Dylan’s reticence about his personal life is a central part of the singer-songwriter’s brand, so the gaps and omissions in this memoir come as no surprise. The result is both sharp and dreamy, sliding in and out of different phases of Dylan’s career but rooted in his earliest days as a Woody Guthrie wannabe in New York City. Fans are still waiting for volume two.
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Bob Dylan in New York, 1963.


The Tipping Point

by Malcolm Gladwell (2000)

The writer of The New Yorker takes a look at various topics, from shoe sales to crime rates, using the principles of epidemiology. This led to his own turning point, where he gained fame as an intellectual and began conducting unique studies on modern society. Despite criticism for oversimplifying and selectively choosing information, Gladwell’s unconventional bestsellers have had a significant impact on contemporary culture for the past twenty years.
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by Nicola Barker (2007)

The most rebellious writer in British fiction is incredibly prolific and enjoys playfulness in her works. Her latest masterpiece, set in the Thames Gateway, is a grand and imaginative epic. Barker’s trademark linguistic creativity and quirky humor are on full display as she weaves a story about the impact of history on the modern world. The town of Ashford is plagued by the ghost of a medieval jester, adding an element of supernatural intrigue to the narrative.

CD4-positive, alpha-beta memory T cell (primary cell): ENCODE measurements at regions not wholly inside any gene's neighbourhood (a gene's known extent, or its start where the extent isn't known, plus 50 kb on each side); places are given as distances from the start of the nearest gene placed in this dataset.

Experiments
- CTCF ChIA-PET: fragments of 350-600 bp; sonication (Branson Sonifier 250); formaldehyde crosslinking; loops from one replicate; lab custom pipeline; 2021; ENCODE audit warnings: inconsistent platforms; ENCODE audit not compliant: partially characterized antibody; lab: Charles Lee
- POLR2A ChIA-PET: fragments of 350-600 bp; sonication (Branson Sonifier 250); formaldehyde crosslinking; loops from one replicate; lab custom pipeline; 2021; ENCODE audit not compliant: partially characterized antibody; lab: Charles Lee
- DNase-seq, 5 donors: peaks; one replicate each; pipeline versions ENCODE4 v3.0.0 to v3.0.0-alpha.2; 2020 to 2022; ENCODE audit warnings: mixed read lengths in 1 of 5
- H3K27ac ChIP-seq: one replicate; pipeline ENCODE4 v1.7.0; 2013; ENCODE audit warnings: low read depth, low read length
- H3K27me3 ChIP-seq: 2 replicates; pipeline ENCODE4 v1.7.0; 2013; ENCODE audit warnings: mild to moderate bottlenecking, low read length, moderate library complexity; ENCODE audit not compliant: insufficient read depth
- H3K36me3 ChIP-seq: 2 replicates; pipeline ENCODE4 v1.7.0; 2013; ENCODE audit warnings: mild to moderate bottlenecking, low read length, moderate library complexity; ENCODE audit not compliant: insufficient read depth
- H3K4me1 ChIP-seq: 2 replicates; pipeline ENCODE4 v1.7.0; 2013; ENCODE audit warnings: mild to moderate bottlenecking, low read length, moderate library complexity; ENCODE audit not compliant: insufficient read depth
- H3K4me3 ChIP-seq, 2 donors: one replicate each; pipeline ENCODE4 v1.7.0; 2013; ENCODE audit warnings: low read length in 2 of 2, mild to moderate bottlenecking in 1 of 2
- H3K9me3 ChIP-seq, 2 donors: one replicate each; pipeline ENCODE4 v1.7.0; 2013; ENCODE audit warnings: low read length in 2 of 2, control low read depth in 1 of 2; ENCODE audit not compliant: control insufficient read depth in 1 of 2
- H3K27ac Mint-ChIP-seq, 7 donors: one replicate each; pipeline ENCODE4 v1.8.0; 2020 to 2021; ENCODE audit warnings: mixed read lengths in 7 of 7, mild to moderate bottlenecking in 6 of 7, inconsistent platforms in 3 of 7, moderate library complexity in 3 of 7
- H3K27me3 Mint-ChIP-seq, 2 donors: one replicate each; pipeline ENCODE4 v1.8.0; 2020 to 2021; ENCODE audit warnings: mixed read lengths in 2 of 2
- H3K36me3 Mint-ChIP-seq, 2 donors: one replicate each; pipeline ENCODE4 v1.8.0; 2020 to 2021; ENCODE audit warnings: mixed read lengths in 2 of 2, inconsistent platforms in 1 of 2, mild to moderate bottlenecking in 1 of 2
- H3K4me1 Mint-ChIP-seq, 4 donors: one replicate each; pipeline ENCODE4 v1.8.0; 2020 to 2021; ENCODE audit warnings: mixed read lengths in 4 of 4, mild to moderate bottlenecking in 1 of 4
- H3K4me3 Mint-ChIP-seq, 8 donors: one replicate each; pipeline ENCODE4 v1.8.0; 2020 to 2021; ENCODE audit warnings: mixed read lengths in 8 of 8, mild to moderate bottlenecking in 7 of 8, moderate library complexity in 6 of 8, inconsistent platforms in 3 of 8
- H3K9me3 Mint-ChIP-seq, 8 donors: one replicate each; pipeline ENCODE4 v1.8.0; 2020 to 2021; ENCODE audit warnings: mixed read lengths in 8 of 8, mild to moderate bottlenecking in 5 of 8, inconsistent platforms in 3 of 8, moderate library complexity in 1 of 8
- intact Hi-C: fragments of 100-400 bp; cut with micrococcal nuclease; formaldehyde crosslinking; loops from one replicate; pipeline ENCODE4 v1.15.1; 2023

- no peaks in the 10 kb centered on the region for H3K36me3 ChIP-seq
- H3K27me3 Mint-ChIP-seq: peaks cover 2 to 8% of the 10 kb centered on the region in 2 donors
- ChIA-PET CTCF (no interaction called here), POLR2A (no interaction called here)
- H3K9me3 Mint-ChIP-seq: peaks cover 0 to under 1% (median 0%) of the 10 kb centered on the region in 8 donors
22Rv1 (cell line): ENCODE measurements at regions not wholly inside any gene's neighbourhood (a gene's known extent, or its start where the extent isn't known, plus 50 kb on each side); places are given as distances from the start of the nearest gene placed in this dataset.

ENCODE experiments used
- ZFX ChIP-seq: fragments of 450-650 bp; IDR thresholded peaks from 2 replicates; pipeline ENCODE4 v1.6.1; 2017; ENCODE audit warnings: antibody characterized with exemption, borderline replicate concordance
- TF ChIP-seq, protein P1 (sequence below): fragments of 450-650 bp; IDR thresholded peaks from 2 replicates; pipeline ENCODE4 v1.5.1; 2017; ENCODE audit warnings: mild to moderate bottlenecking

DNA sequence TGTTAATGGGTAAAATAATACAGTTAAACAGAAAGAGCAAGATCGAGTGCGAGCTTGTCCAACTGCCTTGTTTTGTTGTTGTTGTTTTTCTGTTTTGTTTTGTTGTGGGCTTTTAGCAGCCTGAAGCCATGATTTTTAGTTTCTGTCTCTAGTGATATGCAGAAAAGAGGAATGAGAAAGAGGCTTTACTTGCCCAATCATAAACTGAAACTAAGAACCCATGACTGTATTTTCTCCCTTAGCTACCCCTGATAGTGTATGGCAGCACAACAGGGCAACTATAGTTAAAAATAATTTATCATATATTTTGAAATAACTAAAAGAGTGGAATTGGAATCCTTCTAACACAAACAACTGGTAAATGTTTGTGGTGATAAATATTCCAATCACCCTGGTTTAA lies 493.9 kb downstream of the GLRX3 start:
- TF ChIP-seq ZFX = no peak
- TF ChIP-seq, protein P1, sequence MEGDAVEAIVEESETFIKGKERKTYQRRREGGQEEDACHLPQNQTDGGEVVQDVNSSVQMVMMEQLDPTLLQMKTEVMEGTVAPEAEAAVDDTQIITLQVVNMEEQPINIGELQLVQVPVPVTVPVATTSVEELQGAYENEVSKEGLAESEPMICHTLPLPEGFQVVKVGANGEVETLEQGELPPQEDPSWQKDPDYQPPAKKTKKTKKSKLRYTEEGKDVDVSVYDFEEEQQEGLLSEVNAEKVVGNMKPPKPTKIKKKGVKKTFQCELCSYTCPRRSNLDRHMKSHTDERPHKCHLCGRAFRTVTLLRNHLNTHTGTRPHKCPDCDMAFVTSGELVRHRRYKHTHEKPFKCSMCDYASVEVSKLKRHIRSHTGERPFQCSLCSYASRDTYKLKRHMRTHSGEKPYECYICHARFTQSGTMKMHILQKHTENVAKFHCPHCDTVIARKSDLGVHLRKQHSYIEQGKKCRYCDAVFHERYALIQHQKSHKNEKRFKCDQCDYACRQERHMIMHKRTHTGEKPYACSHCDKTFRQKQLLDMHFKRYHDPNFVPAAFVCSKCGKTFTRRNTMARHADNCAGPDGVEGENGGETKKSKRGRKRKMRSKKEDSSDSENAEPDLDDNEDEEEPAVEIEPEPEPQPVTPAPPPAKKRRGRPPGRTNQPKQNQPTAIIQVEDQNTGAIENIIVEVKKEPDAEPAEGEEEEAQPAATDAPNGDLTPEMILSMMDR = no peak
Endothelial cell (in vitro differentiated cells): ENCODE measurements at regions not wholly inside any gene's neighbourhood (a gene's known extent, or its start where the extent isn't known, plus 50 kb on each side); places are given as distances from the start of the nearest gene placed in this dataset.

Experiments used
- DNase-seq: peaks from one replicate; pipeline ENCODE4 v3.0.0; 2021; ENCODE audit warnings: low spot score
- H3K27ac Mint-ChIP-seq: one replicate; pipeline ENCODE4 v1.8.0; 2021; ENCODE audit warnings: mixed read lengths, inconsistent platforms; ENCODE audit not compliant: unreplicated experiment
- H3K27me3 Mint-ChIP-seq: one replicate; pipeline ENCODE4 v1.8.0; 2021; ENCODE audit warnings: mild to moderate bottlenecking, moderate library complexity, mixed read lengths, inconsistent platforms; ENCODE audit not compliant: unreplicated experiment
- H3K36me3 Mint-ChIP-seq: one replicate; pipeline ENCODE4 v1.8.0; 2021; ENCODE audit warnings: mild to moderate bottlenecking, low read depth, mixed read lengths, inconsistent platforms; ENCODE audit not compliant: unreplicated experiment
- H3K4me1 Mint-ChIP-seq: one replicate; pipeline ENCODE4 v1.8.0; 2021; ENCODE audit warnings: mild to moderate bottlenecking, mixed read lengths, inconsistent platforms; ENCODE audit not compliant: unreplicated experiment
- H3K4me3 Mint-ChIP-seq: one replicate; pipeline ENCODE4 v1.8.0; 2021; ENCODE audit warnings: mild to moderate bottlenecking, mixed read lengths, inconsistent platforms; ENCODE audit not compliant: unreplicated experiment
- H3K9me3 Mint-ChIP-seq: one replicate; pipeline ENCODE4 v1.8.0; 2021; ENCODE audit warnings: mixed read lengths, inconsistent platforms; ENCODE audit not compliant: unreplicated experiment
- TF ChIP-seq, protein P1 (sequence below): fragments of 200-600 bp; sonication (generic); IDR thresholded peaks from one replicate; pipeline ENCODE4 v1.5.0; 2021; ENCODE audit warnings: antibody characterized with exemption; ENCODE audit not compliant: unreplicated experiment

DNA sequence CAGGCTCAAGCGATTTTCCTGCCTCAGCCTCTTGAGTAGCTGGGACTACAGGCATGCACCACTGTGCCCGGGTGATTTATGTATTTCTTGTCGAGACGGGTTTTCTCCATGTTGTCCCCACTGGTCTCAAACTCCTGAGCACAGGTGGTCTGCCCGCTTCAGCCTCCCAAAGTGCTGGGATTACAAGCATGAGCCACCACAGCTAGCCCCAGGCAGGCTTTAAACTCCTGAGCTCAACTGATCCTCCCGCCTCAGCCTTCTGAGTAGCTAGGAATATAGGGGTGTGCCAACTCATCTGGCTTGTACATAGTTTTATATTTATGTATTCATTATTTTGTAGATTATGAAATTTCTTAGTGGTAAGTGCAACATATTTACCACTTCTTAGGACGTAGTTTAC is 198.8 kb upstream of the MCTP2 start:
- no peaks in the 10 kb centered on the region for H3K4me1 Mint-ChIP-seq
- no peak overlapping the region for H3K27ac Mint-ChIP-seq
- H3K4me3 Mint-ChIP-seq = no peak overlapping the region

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The Siege by Helen Dunmore


The Siege

by Helen Dunmore (2001)

In this novel that takes place during the German siege of Leningrad, the Levin family faces a constant struggle against starvation. Anna must navigate around patrols and dig tank traps while searching for wood, but the impact of historical events cannot be avoided.
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Light by M John Harrison



In 2002, the author M John Harrison wrote this piece.

An often overlooked writer showcases the impressive use of science fiction in literature. The story weaves together three different narratives, each exploring a different aspect of reality through futuristic space adventures, modern anxieties, and virtual-reality imitations. This creates a captivating journey to uncover the enigma at the core of existence.
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This piece was written by Jenny Erpenbeck in 2008 and was translated into English by Susan Bernofsky in 2010.

Erpenbeck’s third novel takes place in a magnificent mansion located near a German lake. The house itself is a central figure, as it endures the tumultuous events of the 20th century. It is first sold by a Jewish family escaping the Third Reich, then taken over by the Russian army, later reclaimed by exiles returning from Siberia, and finally sold once more.
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Bad Blood

by Lorna Sage (2000)

This memoir, which won the Whitbread prize, is filled with meticulously selected language.

This is one of the most well-written accounts of family dysfunction.
hated him and